India's Real Estate King
India's Gurgaon is the world's call-center hub. The newly built township, a short drive from New Delhi's airport and just 28 miles from the city center, looks like Shanghai in the 1990s—a hive of construction activity, complete with tall cranes, wide dusty roads, half-built overpasses, and swish buildings (see BusinessWeek, 7/10/06, "DLF: The Making Of A Global Real Estate Giant").
Kushal Pal Singh, 74, a former army officer and chairman of developer DLF Ltd. dominates Gurgaon—DLF controls 3,000 acres or about 25% of the township. Singh bought the land over years, painstakingly, patch by patch, and now it's India's showpiece. BusinessWeek Bombay Bureau Chief Manjeet Kripalani spoke to India's real estate king in his office in New Delhi about his views on India and his entrepreneurial efforts. Following are edited excerpts from the interview.
How have you seen India change over the years?
I've seen a lot in the last few years, starting in 1982, when India was a closed economy. The first time Jack Welch visited India, he said it may be a closed economy, but one day it will open, and India will be the booming economy, spearheaded by intellectuals. At that time no one really thought that. GE (GE) moved to India in 1987 or so. Then everyone followed.
What's the India story like now?
The India story will always be one step forward and two back, but the step forward is a very long one. This is a democracy with so much freedom of expression that any government in power has to develop a consensus. It's good that consensus is happening. The government is taking care of India's social challenges. And the quicker the problem is solved, the more successful we will be.
There is no parallel to India in the world. India has consolidated its democracy with a religious and secular setup, there are issues of caste, etc. But as more of the economy opens up, there is a more painful transition. As a businessman, I ask: Why is there opposition for the sake of it, over [the modernization of] airports and state-sector disinvestment? The role of the leftist parties is that of devil's advocate—but it should only be up to a point. It should just keep the government on track. You cannot remove poverty without growth, and there's no growth without reform.
How did your industry get a boost?
This building you are in was built 20 years ago. It took me 8 to 10 years to get the necessary state approvals. But once it came up, it became a benchmark, and others followed. This is now a growing market in India, and there is quite a lot of talk about urban renewal. Even the Prime Minister talks about it.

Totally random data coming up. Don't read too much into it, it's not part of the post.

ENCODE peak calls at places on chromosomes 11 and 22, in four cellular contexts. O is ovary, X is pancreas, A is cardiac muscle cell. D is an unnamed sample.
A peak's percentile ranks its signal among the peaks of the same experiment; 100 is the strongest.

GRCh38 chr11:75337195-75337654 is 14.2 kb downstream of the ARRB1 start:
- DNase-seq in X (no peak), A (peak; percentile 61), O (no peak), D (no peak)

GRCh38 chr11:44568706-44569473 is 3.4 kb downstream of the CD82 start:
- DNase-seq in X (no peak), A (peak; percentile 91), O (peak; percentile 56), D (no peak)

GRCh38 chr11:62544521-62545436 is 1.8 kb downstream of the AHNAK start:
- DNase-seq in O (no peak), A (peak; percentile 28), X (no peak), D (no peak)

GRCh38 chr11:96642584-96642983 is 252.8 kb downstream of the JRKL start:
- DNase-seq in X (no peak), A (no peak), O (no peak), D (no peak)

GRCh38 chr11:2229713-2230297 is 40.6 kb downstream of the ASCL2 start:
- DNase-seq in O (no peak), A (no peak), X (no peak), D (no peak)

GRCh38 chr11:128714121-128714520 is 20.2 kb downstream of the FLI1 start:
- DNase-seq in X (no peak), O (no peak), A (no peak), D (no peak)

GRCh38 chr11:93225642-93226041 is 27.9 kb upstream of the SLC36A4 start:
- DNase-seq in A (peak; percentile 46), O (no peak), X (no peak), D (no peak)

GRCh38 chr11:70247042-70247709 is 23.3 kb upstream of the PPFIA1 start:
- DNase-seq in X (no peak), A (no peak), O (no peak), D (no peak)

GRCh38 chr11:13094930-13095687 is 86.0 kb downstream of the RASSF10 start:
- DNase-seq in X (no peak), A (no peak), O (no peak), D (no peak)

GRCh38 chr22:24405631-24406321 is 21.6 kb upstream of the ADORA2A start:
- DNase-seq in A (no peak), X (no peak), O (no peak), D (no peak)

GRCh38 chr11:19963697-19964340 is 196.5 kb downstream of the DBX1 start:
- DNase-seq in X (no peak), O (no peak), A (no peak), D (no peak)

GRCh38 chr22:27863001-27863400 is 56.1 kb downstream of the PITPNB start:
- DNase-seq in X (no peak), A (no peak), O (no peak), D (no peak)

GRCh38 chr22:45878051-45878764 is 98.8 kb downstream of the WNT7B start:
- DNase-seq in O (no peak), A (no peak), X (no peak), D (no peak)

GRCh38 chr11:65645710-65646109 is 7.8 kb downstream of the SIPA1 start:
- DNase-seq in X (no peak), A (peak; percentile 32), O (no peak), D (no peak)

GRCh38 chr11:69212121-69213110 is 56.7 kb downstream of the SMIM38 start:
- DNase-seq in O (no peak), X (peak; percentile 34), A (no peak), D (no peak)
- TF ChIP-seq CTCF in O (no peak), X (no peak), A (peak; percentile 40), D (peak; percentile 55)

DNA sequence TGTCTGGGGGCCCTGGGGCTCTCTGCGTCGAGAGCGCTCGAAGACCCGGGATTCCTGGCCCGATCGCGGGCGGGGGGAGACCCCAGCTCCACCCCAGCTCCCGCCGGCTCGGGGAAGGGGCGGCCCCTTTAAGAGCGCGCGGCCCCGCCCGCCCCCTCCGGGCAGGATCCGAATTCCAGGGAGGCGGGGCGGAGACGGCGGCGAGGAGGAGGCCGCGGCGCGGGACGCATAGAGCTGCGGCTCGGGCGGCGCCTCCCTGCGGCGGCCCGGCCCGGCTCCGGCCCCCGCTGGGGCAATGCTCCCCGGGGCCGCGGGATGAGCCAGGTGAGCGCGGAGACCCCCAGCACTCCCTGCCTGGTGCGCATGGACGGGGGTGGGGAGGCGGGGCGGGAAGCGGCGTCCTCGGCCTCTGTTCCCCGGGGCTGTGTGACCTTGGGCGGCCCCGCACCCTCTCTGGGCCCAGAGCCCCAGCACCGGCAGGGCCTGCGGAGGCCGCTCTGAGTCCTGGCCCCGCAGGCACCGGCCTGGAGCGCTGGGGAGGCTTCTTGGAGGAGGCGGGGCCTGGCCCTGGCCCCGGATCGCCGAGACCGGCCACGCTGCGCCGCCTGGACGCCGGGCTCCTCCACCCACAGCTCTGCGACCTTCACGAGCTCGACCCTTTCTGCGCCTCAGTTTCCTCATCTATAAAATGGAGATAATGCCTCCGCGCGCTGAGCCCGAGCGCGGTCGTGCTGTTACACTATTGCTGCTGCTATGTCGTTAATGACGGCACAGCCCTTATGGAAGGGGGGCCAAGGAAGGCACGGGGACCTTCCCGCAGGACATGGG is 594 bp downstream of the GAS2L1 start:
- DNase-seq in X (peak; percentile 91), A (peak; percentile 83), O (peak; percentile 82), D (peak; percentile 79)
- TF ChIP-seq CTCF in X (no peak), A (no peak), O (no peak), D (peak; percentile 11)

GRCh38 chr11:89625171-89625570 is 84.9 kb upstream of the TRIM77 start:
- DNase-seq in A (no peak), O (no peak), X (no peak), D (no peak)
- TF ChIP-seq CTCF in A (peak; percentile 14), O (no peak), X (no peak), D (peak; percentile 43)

The state is inviting the private sector to partner with it on bridges, water supply, drainage, transport, after four decades of neglect. Now the pressure for urban renewal will become massive. It's a Herculean task to upgrade these. That's why it's a massive opportunity for companies like DLF.
What was the toughest part of building your company, land acquisition?
I did it all a long time ago. I was young and hungry for business. We've now assembled 3,000 acres near Delhi. I had two things in my favor: One, I was trained by my father-in-law who was the founder of the company, and two, when I first came to Delhi from my homeland Bulandshahar [in Uttar Pradesh, 50 miles away from Delhi] which was a rural area, I knew how to talk the language of the farmer.
In order to get on with people, you have to know the system and the families. It's a long drawn-out affair. If you had to get their rent, you had to deal with them and be at their weddings etc. I used to get up at 5 or 6 a.m., before the farmer left home, or meet them in the evening after 6 or 7 p.m., after the sun went down, seven days a week. It was an obsession with me to be with those families, eat with them, talk to them. I got land from them, bought it out, and paid them on credit—my own.
Who are your mentors?
My biggest mentors are both American. The first was George Hoddy of American Electrical. He started his company in a garage in Philadelphia. I leaned on him to get the big picture, to understand the signposts. Think big, act big. He taught me "negative analysis"—first find out where you can go wrong, and identify the steps to avoid that.
And there was Jack Welch. I got him into India because GE was not known in India and Pakistan. I pressed upon him to come. Rajiv Gandhi, who was a high-tech guy, had admiration for Jack. India was a closed economy and I became GE's national adviser. Then I was on their international advisory board for 10 years. It shaped GE, and I became very close to Jack.
When he came, Jack said, "The problem with India is that you have lots of intellectuals and you don't know how to take care of them." He wanted to start with an experiment and began work in India with 10 people in 1986. Then it grew, other companies followed, and outsourcing began. Today GE is one of DLF's largest clients. Jack had confidence in India. From Jack I learned about the productivity mantra—how to be precise and how to take the meat off the bone.
What's your primary worry now?
Worry doesn't settle in my system easily. It's not in my vocabulary! But what makes me happy is that at last real estate has become a genuine and massive industry. I am an optimist but a realist because I know how I can go wrong.